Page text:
Funds News

Tishman Speyer's LA office site faces foreclosure

* Tishman Speyer, Walton Street bought site in 2007

* Lawsuit claims owners owe $154 mln, seeks foreclosure

* Site once center of Howard Hughes aircraft business

LOS ANGELES, Oct 23 (Reuters) - A Cleveland-based bank sued to foreclose against the limited partnership that controls a Tishman Speyer Properties LP complex in California, claiming the owners failed to pay more than $150 million in debt.

KeyBank National Association on Oct. 20 filed the lawsuit on the 64-acre Campus at Playa Vista -- an office complex a mile from the beach where aviator and filmmaker Howard Hughes once worked -- in Los Angeles court, seeking a receiver for the debt and foreclosure.

Real estate private equity firm Tishman Speyer had teamed up with Walton Street Capital LLC to buy the project in 2007 while the real estate market boomed.

Commercial real estate is widely considered one of the biggest risks to the financial system. Though the worst of the global commercial property meltdown is over, the U.S. market continues to struggle, Jonas Lang LaSalle Inc JLL.N said in a report this week. [ID:nLL264133]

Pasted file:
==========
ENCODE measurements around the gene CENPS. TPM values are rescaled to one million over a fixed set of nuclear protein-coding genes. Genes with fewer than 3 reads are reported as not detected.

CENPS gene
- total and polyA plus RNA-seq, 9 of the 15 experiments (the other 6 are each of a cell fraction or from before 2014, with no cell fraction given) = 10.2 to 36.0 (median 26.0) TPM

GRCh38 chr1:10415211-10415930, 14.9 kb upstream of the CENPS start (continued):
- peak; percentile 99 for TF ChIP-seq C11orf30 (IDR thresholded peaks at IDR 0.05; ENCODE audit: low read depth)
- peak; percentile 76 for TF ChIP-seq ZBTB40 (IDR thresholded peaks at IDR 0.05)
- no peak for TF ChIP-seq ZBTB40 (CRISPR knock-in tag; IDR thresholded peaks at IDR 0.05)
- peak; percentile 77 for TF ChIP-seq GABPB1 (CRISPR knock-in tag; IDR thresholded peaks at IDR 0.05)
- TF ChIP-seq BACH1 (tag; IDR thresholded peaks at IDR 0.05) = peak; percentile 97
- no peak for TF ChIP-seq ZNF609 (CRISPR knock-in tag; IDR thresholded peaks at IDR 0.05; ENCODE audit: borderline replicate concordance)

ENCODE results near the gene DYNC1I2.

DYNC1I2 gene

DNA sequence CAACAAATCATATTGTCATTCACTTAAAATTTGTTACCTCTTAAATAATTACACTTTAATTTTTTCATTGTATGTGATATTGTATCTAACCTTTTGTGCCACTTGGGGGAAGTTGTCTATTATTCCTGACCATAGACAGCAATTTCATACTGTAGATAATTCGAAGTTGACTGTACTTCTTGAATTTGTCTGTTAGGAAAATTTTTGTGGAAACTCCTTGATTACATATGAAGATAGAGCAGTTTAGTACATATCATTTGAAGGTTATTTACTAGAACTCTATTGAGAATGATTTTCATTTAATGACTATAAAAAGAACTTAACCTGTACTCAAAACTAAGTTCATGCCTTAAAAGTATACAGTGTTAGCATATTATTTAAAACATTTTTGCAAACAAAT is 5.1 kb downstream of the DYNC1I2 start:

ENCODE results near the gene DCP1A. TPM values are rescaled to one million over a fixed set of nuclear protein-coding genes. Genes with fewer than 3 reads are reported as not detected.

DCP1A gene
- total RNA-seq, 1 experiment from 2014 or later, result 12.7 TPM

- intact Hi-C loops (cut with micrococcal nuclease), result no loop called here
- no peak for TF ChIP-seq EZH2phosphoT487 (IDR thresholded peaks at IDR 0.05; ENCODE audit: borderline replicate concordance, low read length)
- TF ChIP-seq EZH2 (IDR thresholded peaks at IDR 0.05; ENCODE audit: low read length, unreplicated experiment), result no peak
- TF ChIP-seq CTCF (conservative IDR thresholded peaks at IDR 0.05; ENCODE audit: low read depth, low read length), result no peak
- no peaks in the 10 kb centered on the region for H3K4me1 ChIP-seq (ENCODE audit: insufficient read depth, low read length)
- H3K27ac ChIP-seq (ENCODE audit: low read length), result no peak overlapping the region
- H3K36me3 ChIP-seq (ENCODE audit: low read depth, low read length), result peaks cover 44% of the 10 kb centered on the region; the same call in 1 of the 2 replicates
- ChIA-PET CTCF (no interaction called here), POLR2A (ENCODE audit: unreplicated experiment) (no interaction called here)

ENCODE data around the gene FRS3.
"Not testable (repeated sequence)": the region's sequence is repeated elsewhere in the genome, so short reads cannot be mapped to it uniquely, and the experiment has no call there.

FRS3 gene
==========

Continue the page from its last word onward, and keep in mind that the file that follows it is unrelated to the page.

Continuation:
The lawsuit in Los Angeles follows Tishman Speyer’s troubles in New York.

This week, a huge Manhattan apartment complex that is a joint venture of Tishman Speyer and asset manager BlackRock Inc BLK.N, lost a court battle that could drive its landlords into foreclosure. [ID:N2238793]

A spokesman for Tishman Meyer said that debt on the Los Angeles site is secured exclusively by the property, and that its status does not impact the company’s other buildings or properties.

Tishman Speyer had planned to develop the Campus at Playa Vista with offices, restaurants and retail space and started construction in July 2008.

As of Oct. 16, the owners of the property owed $156 million on the original loan of $147 million, which KeyBank and the Royal Bank of Scotland RBS.L PLC made in February 2007, according to the lawsuit.

Hughes placed the headquarters of his aviation business on the site now occupied by the Los Angeles complex, which includes 11 historic structures built in 1941.

In 1994, the property was vacated and leased for film production sets and sound stages, according to the lawsuit. Raleigh Studios manages the buildings and makes more than $100,000 a month from leases to film studios and production companies, the lawsuit said.

Reporting by Laura Isensee; Editing by Richard Chang